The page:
Having grown up in Pittsburgh, I am used to snowplows, but this was my first experience seeing such machines to regularly plow sand — not snow — off the roads.

Upon gaining independence in 1956, Morocco claimed the Spanish Sahara as Moroccan territory. It was also claimed by Mauritania, who later dropped its claim.

Fast forward to 1975. Franco in Spain was at the end stages of Parkinson’s disease and Juan Carlos was in control. In a shrewd political move, King Hassan organized possibly the largest “sit-in” ever. Several hundred thousand Moroccan civilians from all over the country marched into the Spanish Sahara to claim it as Moroccan territory on November 6, 1975. This day is still celebrated annually in Morocco as the Green March (Massira El Khadra) day.

Although Spain didn’t resist Morocco’s claims, some local inhabitants did. They were and have been supported by Algeria as well as by the Soviets/Russians.

This Conflict Is A Cold War Relic

My experience over the years in Morocco has convinced me that the “Sahara” issue is largely a relic of the Cold War.

Morocco has been, and continues to be, one of the strongest American allies in the region. Moroccan King Mohamed Ben Abdullah (also known as Mohamed III) recognized the new American nation in a decree dated December 1777. The USA and Morocco have had a strong relationship ever since.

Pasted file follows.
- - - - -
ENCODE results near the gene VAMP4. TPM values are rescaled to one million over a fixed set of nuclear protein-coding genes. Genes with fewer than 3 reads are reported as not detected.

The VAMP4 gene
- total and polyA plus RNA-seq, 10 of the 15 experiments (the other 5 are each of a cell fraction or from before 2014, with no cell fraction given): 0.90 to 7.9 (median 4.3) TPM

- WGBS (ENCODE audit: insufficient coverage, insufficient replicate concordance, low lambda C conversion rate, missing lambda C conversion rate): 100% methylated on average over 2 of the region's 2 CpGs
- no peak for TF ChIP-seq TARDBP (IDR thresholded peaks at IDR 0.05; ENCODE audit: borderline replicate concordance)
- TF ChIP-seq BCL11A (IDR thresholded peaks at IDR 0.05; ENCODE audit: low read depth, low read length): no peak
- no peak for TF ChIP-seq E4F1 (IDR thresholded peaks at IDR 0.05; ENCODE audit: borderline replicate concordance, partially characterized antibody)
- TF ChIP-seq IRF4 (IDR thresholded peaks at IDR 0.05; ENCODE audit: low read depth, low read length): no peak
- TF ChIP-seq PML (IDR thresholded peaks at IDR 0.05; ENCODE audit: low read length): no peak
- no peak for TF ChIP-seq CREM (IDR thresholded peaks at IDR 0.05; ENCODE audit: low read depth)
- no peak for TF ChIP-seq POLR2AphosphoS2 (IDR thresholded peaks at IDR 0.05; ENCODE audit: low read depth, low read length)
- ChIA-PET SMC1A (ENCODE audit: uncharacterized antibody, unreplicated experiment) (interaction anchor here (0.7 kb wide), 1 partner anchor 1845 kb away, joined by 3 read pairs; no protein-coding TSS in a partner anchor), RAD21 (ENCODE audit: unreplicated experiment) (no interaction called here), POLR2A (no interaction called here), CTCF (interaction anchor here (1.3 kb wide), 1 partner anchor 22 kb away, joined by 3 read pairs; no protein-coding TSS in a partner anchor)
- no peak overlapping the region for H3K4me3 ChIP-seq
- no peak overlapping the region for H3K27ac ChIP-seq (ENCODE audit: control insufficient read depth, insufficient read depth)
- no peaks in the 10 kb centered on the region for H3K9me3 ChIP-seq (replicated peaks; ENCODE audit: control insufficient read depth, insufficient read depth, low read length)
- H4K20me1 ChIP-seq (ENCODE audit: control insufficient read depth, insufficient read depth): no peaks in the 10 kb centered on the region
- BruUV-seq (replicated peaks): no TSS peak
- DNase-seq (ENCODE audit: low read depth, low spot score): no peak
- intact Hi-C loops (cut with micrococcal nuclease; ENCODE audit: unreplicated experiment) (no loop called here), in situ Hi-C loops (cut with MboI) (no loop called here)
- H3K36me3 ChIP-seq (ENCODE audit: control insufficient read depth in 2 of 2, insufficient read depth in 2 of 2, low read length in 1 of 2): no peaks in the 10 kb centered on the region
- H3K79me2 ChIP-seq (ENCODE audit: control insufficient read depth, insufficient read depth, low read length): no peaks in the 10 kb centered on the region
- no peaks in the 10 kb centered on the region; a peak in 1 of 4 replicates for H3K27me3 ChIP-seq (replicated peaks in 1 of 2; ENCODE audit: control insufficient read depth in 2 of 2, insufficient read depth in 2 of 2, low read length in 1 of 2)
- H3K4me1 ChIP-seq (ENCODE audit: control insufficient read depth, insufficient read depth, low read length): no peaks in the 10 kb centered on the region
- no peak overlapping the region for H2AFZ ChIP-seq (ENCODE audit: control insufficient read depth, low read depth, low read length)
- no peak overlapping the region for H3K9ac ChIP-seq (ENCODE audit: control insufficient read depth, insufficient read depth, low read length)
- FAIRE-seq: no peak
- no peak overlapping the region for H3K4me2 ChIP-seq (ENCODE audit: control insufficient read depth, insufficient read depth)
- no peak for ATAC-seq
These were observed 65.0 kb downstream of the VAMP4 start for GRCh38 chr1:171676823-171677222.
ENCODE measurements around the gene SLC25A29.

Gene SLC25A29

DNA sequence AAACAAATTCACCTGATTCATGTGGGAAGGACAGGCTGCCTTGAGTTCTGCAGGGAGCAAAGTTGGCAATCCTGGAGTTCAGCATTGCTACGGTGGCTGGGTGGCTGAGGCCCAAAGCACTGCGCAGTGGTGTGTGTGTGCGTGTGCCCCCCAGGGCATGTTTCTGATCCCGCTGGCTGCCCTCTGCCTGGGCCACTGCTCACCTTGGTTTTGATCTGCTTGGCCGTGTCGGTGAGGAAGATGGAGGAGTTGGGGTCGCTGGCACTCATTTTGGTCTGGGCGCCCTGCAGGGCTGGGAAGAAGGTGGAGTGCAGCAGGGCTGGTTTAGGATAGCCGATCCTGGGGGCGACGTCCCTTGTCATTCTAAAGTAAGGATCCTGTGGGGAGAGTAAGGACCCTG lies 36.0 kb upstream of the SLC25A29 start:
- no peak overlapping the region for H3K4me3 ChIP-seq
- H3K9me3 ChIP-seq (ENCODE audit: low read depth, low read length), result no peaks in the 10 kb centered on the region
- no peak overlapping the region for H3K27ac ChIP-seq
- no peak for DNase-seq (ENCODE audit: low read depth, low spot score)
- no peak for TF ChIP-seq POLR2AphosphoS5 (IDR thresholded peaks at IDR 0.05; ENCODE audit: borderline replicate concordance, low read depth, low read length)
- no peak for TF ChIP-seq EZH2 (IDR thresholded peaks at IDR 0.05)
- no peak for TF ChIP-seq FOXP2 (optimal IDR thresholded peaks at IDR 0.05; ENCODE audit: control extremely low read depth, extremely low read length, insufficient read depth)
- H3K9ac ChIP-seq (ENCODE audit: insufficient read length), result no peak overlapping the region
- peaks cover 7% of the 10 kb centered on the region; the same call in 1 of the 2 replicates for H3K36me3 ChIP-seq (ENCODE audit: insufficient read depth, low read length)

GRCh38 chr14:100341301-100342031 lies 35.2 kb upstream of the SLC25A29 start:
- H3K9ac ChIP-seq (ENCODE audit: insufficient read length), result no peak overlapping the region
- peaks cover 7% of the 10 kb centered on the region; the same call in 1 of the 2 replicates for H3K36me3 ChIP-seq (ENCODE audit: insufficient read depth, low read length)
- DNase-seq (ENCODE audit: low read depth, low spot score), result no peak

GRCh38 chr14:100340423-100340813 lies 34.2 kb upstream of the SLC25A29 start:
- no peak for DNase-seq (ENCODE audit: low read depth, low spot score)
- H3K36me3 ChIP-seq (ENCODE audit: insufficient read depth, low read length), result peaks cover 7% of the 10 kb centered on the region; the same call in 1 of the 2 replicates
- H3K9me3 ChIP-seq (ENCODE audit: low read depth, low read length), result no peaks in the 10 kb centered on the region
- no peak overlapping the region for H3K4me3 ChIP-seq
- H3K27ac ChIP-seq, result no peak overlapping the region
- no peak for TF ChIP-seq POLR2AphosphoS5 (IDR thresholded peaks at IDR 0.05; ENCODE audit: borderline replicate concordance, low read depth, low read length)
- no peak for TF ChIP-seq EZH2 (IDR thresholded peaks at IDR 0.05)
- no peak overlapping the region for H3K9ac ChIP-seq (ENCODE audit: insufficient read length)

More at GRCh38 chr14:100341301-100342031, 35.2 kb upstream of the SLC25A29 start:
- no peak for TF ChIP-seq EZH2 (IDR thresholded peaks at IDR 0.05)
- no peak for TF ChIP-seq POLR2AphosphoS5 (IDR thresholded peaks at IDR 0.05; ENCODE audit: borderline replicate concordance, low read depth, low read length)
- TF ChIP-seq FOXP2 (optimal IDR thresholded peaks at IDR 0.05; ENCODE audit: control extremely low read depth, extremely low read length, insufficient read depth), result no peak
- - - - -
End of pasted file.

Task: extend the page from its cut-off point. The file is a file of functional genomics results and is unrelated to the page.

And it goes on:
By sharp contrast, Algeria was firmly in the Soviet camp. Soviet engineers rebuilt Algerian infrastructure after the war with France and Soviet advisors trained the Algerian military. The group seeking independence in the Sahara is known as the “Polisario,” and their support is from Algeria and Soviet/Russian countries. Algeria and Morocco fought a war over the Sahara from 1975 to 1991, at which time a truce was established. After the conflict started, some of the inhabitants integrated into Morocco while others sided with the Polisario and ended up in a large refugee camp in the middle of the Algerian desert known as Tindouf.